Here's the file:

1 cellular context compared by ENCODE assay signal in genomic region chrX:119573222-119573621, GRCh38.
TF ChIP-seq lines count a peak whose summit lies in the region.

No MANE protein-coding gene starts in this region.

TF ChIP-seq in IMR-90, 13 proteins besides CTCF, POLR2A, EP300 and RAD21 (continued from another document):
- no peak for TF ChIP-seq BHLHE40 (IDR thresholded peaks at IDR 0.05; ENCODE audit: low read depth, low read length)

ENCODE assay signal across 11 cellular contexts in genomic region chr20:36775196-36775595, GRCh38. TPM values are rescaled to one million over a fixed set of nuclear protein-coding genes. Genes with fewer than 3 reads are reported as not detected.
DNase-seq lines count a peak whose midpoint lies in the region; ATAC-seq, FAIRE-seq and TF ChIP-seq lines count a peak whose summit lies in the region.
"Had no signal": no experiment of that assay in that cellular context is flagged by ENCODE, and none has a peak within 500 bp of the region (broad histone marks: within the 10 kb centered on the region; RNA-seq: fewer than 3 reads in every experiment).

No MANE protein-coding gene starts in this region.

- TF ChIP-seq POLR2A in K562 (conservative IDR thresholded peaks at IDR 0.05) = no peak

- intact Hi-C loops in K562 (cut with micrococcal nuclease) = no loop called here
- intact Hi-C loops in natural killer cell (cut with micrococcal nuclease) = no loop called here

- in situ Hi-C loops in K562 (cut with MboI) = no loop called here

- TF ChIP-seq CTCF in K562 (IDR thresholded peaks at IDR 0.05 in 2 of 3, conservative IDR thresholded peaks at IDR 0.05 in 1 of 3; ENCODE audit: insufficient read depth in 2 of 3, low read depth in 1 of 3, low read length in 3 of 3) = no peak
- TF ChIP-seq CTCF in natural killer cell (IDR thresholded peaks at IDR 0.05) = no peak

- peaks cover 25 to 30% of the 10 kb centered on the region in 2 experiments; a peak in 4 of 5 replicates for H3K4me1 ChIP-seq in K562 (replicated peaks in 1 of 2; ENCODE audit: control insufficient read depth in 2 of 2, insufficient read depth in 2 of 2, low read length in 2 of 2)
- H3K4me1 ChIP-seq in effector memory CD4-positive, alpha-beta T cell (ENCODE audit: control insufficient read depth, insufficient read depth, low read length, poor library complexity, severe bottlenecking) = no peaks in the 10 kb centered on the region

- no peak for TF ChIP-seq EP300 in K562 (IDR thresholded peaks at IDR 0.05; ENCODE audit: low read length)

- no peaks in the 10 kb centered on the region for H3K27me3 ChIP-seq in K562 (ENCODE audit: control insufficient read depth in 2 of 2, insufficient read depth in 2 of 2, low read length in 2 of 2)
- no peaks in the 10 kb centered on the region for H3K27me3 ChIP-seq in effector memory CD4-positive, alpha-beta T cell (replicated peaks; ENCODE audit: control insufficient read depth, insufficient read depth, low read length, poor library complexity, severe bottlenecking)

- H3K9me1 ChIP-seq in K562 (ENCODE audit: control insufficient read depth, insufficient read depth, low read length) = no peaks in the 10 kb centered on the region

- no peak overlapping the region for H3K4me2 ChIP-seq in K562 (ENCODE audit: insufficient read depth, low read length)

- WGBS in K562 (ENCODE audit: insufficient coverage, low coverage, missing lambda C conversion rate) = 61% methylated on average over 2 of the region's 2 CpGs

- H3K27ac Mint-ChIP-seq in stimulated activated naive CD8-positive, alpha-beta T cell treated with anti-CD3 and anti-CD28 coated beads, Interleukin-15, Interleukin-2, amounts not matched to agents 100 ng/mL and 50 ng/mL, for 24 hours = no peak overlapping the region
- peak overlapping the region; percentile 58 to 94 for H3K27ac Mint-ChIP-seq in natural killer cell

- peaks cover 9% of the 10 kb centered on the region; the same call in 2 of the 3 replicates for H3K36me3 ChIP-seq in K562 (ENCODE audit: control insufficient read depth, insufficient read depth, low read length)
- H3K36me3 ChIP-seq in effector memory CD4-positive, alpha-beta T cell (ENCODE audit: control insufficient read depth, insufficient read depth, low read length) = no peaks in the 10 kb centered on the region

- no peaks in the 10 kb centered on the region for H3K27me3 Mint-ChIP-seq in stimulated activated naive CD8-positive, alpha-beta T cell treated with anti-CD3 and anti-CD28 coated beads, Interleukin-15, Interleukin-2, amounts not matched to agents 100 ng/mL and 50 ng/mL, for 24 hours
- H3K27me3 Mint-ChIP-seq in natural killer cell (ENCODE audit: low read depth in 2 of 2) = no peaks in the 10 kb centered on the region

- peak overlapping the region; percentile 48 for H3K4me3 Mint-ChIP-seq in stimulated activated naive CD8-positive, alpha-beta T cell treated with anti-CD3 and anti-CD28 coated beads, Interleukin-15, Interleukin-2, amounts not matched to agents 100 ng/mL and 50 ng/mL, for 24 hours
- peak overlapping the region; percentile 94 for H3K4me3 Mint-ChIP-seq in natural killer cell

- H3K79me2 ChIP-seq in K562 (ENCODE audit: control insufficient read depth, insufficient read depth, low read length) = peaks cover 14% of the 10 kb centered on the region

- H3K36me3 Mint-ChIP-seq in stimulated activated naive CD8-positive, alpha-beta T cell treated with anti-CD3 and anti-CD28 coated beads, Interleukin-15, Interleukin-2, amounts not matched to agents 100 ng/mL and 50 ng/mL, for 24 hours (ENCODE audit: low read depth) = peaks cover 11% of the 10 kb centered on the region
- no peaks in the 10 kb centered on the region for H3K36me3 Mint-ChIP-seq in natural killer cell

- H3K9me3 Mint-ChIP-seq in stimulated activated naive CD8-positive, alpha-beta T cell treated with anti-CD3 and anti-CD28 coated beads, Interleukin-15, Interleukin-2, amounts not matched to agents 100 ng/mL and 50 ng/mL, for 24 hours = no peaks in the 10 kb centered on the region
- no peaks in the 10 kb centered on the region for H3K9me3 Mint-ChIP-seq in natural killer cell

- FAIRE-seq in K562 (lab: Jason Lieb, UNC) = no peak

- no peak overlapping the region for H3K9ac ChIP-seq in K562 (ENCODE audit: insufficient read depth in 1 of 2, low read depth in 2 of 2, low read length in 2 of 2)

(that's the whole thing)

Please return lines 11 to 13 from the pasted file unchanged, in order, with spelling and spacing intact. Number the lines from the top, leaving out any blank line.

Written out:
- intact Hi-C loops in K562 (cut with micrococcal nuclease) = no loop called here
- intact Hi-C loops in natural killer cell (cut with micrococcal nuclease) = no loop called here

- in situ Hi-C loops in K562 (cut with MboI) = no loop called here